(Netflix Streaming, December 2017) The first Guardian of the Galaxy was a gamble and a welcome surprise, providing a rare example of colourful space adventure with likable characters and a seemingly effortless sense of fun. This sequel provides more of the same, except that it’s even more self-assured and perhaps a bit more rigid in the way it presents itself. Why mess with a formula that works? Once more, we get the usual Marvel Cinematic Universe blend of humour, action and visual spectacle, with an impossibly colourful palette and a smirking attitude. The film begins with a strong credit sequence in which a big action scene is played in the background while classic rock makes a comeback alongside a choreographed ballet of mayhem. Afterwards, much of the film is spent getting to know Star-Lord’s dad and further team-bonding exercise. Under writer/director James Gunn’s guidance, Guardians of the Galaxy Vol. 2 plays well, although the formula is more expected this time around. Characters seem to behave in more expected ways, and the film isn’t afraid to lean on its own biggest strength. The visual aspect of the film is a wonder to behold, completely giving itself to the idea that space opera should be big and bold and rainbow-coloured. Chris Pratt makes for a likable lead, but actors as varied as Zoë Saldaña, Dave Bautista and Kurt Russell (plus Bradley Cooper’s vocal performance) bring much to the proceedings. Despite the massively post-processed nature of a film that’s nearly entirely special effects from beginning to end, the actors end up being the film’s biggest asset: much of its charm is in seeing these characters interact and play off each other. Otherwise, the film isn’t entirely successful—Making Yondu a sympathetic father figure is glossing a bit over several mass-murder episodes, and there’s a sense, especially toward the end, that it has extended its third act a bit too long. But all told, this remains an exceptionally enjoyable blockbuster film, slickly made and able to deliver exactly what it intended. Recharge the Zune, and let’s see what’s on Vol. 3.
(Video on Demand, December 2015) Not only are there better heist films than 2015’s Heist, but there are better heist films named Heist than 2015’s Heist: Have a look at the 2001 Heist for a David Mamet take on a familiar topic. (But don’t look at 2015’s American Heist, which is even more generic than this one) Actually, a good question would be why Heist is named as such, given that it pokes around a river casino, a bus chase inspired by Speed (Heist was originally far better titled as Bus 657), and the unbearably American plot device of a sick kid needing costly care that can only be met through criminal activity. Robert De Niro headlines the film but remains constrained in a fairly small role, while Jeffrey Dean Morgan is the one doing most of the dramatic work here. De Niro is good but doesn’t stretch anything on his way to his exit; Morgan is quite a bit better as an opportunity criminal who gets caught along some less savoury characters. In smaller roles, David Bautista does fine, but Gina Carano continues to display her thespian limits as a police officer who mumbles a lot. The plot is an old thriller staple (heist goes wrong; truants are challenged in their attempt to escape) and while some of the script and Scott Mann’s direction show promise, Heist struggles to distinguish itself from countless other similar movies. It’s too ponderous to be enjoyed as an action thriller (despite doing best in that mode), and by the time the story gets interesting somewhere in the third act, it’s far too late to care all that much. At the very least, Heist will do as one of those movies you catch on cable TV when there’s nothing else on… but it’s likely that there will be far better choices available on other channels at the same time.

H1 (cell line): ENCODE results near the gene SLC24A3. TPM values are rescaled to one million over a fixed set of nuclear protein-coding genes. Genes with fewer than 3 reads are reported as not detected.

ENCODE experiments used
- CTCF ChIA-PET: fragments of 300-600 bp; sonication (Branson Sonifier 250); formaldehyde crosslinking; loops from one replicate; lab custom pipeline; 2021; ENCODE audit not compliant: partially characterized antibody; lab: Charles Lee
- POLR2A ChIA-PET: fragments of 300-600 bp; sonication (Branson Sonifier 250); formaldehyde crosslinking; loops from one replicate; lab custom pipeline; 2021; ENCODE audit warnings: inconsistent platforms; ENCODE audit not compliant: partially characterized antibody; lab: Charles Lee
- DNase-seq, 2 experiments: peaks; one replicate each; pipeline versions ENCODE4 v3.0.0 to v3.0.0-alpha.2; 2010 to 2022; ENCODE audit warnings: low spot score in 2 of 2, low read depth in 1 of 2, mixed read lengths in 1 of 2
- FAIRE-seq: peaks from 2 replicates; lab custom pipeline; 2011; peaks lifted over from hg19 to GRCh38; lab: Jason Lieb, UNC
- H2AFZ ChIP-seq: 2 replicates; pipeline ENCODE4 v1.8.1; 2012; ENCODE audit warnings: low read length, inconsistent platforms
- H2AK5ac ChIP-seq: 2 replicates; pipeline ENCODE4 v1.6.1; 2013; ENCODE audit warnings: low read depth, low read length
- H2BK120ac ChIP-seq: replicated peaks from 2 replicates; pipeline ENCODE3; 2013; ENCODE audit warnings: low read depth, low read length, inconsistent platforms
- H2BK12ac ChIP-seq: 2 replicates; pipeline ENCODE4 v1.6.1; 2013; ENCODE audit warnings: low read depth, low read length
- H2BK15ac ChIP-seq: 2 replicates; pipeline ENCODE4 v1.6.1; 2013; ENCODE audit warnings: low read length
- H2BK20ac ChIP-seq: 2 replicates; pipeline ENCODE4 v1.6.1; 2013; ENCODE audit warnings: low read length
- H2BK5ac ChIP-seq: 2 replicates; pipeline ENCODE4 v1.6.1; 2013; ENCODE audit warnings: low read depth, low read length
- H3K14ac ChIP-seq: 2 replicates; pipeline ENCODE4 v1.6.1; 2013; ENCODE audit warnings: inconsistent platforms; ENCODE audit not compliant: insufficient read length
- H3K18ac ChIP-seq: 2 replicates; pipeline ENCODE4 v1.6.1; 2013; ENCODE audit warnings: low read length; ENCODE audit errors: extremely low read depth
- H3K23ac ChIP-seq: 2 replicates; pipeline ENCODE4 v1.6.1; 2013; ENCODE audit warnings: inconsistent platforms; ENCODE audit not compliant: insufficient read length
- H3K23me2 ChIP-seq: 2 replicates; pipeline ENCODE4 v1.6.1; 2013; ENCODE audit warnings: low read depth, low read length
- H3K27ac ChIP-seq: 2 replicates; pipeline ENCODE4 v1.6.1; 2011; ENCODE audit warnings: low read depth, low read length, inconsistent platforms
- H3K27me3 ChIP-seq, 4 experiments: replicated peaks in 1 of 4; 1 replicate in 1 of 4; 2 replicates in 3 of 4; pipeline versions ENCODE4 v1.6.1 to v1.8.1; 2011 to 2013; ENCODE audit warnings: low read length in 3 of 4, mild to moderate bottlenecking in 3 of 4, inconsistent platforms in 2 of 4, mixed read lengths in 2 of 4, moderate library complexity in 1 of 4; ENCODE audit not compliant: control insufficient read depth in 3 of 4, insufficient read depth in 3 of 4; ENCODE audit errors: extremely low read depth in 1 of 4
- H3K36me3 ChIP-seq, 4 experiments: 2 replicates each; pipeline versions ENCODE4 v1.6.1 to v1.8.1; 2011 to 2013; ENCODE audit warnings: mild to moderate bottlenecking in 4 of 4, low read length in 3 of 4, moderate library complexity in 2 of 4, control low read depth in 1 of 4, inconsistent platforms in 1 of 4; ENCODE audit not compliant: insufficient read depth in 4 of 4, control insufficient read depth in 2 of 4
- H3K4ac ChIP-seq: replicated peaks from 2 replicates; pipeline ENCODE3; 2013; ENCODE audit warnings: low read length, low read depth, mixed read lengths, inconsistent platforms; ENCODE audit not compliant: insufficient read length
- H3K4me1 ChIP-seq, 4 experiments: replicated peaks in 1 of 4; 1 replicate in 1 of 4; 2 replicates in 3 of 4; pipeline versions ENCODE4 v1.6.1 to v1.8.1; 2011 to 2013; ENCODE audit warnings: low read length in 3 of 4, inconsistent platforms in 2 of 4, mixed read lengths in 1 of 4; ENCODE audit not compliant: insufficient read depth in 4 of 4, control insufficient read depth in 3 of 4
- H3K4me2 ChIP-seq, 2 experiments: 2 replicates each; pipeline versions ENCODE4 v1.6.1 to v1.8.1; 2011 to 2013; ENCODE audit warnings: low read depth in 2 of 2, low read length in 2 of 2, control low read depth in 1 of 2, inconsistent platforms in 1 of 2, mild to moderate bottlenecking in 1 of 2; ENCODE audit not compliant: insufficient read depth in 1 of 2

(In Theaters, August 2014) At a time where superhero films are in real danger of being overexposed, it’s refreshing to see that Marvel Studios are doing their damndest to avoid resting on their laurels. Their “Phase 2” slate of movies has branched off in interesting directions so far, from quasi-improvised comedy (Iron Man 3) to far-out geekery (Thor 2) to almost-serious political thriller (Captain America 2) to an irreverent space opera with Guardians of the Galaxy. From a plotting standpoint, this ensemble-cast action caper isn’t anything new: we’ve seen more or less the same thing half a dozen times before from Marvel Studios alone. But from the 70s pop-fueled title card onward, it’s obvious that this is a successful attempt to stretch the envelope of superhero films in a new stylistic direction: bold, brash, colorful and with a clear emphasis on fun that feels refreshing after the stone-faced dourness of Nolan’s Batman trilogy (to say nothing of Man of Steel.) The result is never less than highly entertaining. Much of the credits for this success goes to writer/director James Gunn, who manages to ride herd on a good ensemble cast, a somewhat esoteric mythology, complex SFX-laden sequences and surprising pop-culture references (including pleasingly dissonant musical cues). With this film, Chris Pratt makes a strong bid for superstar status, while Dave Batista proves to be an unexpectedly gifted performer and Zoe Saldana shows why she rose so quickly to stardom. Guardians of the Galaxy was an insanely risky project on paper, but the result is pure blockbuster entertainment. Particularly exemplary are the film’s occasional moments of seriousness (tempered by un-ironic fun) and its satisfying coda which takes pains to deliver its payoffs and make sure that everyone is happy. Such crowd-pleasing instincts are a good way to ensure that the audience will come back for more, and a sign that Marvel Studios truly understand what business they’re in.